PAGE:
In this section:
When John Gay brought his new ballad opera to Colley Cibber, the manager of the famous Drury Lane theater, he was turned away.53 Soon after, John Rich, the manager of another successful theater called Lincoln's Inn Fields, took a chance on The Beggar's Opera. The widespread popularity of Gay's ballad opera led Rich to build Covent Garden, today the most famous opera house in London.54
Before writing his ballad opera, John Gay was already a well-known writer of ballads. Gay was also very familiar with the Italian opera tradition; in fact, he actually wrote the libretto Handel's opera, Acis and Galatea in 1719.55 Ironically, John Gay directly satirizes opera and Handel, the greatest opera composer of the 18th century, in the ballad opera.
The opera was comprised of ballads and tunes from popular music. Gay's main source for the 69 songs (there were 68 in the original score with one added later by the third edition) in his opera was Thomas D'Urfey's collection of verses written mostly to folksongs and favorite melodies published in 1700 in a songbook entitled, Wit and Mirth or Pills to Purge Melancholy.56 Gay selected songs from this collection and wrote his own lyrics to fit his opera. In addition, Gay also borrowed tunes from his contemporary composers Eccles, Barrett, Purcell, Clarke, and Handel.57 Further, he used tunes from English, Scotch, and Irish folksongs. Music in ballad operas was collected and then arranged. The chosen songs included a range of popular styles, from jigs to hymn-like tunes. Dr. Pepusch also participated in the creation of the score, providing the overture and assisting in the orchestration of the opera.58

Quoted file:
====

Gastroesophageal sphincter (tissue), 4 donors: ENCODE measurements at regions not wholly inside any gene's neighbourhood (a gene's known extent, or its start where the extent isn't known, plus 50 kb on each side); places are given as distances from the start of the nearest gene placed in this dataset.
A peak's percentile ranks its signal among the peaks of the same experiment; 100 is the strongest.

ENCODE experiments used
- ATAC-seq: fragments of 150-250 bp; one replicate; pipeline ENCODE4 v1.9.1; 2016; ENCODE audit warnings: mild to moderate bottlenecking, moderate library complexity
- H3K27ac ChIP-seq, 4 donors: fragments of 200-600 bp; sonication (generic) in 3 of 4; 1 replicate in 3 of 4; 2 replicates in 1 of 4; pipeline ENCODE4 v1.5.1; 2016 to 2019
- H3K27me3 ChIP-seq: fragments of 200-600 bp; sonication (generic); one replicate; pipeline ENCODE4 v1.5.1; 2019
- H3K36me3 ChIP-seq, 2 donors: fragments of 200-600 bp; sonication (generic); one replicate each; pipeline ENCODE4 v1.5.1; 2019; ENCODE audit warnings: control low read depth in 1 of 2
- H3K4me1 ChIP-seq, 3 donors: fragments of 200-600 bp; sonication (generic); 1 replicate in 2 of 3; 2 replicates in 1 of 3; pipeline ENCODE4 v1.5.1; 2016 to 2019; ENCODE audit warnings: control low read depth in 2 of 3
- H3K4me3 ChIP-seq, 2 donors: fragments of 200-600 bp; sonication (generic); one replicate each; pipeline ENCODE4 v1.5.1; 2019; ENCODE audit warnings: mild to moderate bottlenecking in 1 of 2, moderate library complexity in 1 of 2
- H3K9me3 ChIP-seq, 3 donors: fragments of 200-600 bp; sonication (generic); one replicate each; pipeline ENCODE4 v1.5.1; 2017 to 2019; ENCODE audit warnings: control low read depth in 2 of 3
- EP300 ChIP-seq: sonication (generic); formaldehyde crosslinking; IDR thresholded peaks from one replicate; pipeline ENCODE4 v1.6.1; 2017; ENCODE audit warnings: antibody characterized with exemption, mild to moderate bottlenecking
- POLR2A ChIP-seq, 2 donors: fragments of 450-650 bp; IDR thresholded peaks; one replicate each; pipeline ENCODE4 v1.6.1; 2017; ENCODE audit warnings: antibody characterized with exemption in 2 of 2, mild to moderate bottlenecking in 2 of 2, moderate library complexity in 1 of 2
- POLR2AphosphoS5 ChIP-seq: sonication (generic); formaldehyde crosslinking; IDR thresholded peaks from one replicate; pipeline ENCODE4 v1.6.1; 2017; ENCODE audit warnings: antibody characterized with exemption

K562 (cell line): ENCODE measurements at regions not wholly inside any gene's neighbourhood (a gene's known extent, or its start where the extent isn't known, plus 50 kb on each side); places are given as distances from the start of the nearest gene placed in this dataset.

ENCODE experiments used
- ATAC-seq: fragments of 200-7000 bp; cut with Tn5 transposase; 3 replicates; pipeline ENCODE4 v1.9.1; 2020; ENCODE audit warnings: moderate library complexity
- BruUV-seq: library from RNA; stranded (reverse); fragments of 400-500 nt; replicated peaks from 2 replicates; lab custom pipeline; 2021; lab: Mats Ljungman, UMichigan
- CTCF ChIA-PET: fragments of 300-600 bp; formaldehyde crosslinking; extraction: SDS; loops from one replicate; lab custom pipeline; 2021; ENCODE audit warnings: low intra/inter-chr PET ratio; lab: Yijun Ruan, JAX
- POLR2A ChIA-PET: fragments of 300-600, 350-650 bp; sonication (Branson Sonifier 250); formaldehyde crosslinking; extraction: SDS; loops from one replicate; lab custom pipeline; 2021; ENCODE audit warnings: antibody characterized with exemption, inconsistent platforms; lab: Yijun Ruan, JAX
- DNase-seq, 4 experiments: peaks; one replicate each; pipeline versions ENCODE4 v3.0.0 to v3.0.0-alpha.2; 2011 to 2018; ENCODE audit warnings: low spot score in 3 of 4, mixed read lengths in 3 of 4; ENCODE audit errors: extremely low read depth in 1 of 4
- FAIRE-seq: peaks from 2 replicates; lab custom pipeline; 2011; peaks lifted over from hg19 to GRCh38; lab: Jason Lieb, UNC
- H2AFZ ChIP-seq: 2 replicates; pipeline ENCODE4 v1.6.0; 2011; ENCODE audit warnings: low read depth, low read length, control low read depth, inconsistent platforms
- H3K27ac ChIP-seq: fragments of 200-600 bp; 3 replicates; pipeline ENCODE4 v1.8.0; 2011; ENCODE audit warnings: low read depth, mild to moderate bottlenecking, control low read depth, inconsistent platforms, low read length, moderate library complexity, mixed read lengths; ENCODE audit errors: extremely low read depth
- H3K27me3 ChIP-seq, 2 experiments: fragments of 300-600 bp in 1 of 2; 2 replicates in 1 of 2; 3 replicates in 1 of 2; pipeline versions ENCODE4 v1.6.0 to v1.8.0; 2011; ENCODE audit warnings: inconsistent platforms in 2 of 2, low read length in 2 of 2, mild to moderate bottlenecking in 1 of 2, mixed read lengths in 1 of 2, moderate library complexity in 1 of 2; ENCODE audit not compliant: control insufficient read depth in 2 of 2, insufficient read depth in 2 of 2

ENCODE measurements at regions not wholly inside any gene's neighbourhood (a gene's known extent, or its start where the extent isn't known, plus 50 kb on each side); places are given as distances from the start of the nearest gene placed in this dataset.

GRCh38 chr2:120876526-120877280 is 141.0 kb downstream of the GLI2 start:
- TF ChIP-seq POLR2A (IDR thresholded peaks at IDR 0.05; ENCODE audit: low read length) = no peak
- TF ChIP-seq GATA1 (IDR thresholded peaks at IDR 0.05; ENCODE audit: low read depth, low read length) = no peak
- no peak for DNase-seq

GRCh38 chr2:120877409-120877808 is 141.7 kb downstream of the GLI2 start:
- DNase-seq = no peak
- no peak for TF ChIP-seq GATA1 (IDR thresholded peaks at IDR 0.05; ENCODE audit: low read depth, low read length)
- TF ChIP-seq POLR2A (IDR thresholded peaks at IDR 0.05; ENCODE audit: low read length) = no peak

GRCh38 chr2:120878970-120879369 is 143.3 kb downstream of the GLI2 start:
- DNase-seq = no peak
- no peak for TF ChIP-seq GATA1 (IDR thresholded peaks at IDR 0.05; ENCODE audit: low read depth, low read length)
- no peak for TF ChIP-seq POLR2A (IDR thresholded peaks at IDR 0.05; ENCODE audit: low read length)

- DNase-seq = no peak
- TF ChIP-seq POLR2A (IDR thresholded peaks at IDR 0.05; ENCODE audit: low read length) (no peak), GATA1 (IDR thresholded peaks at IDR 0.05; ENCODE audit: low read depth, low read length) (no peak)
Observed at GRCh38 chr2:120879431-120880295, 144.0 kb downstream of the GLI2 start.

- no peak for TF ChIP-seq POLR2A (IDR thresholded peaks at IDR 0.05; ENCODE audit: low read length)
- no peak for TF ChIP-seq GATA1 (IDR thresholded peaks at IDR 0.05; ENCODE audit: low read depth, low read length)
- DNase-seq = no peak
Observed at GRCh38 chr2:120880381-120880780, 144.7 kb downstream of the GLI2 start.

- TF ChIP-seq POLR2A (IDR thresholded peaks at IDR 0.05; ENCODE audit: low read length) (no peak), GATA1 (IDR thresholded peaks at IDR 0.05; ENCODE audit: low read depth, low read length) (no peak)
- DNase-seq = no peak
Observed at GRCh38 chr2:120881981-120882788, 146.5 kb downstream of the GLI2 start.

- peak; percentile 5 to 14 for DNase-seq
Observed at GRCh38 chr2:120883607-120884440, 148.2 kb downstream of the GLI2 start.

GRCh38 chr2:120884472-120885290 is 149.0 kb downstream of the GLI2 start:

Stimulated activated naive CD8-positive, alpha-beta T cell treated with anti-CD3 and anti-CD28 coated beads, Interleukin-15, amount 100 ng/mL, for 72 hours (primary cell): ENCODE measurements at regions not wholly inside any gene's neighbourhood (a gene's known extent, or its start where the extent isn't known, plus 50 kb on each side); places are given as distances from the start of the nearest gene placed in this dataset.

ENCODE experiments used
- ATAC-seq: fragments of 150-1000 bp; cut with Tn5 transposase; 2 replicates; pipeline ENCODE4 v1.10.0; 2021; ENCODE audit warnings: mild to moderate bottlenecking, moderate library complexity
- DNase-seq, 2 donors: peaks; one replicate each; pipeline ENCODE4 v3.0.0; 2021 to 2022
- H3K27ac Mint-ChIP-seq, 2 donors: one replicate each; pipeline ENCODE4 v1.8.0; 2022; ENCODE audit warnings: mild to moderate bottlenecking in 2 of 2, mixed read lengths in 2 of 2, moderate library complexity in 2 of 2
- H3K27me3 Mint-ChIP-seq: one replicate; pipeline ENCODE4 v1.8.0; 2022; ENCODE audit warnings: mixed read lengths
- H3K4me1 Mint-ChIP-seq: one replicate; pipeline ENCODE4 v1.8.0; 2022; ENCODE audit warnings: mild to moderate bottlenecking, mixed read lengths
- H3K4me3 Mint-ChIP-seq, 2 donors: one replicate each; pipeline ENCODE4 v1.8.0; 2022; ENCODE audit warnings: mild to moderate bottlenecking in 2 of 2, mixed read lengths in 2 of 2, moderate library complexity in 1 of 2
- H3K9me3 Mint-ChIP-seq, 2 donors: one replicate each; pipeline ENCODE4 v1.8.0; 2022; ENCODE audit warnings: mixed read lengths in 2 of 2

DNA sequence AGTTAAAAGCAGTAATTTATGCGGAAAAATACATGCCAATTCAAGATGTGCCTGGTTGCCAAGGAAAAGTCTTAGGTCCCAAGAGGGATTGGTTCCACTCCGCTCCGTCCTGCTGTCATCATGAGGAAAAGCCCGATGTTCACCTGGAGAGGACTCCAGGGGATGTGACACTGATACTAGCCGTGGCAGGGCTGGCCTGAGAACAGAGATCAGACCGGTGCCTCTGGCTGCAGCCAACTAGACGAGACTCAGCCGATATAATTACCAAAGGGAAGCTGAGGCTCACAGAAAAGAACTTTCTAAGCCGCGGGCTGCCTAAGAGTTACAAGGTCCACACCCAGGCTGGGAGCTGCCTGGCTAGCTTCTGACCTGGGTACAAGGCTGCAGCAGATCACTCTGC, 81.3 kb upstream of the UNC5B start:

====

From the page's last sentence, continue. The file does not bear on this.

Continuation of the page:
Miss Lavinia Fenton, who played the first Polly Peachum, received much acclaim. She became the "toast of the town."59 She became famous for her role in Gay's opera and many people began to call her Polly instead of her name! She received letters and poems from her admirers. Even Fenton's portrait in costume as Polly was widely sold.60 After Miss Fenton stopped playing the role of Polly, there was much competition for the part. In 1736, Kitty Clive, an actress who had previously played Polly, and Susannah Maria Cibber (the wife of the Colley Cibber) had a public fight over playing the role of Polly.61
From The Craftsman:63
February 3, 1728
"This Week a Dramatick Entertainment has been exhibited at the Theatre in Lincoln's-Inn-Fields, entitled The Beggar's Opera, which has met with a general Applause, insomuch that the Waggs say it has made Rich very Gay, and probably will make Gay very Rich."
The reference to Rich above refers to John Rich, the manager of the Lincoln's Inn Fields theater.
February 17, 1728
"We hear that the British Opera, commonly called The Beggar's Opera, continues to be acted, at the Theatre in Lincoln's-Inn Fields with general Applause, to the great Mortification of the Performers and Admirers of the Outlandish Opera in the Haymarket."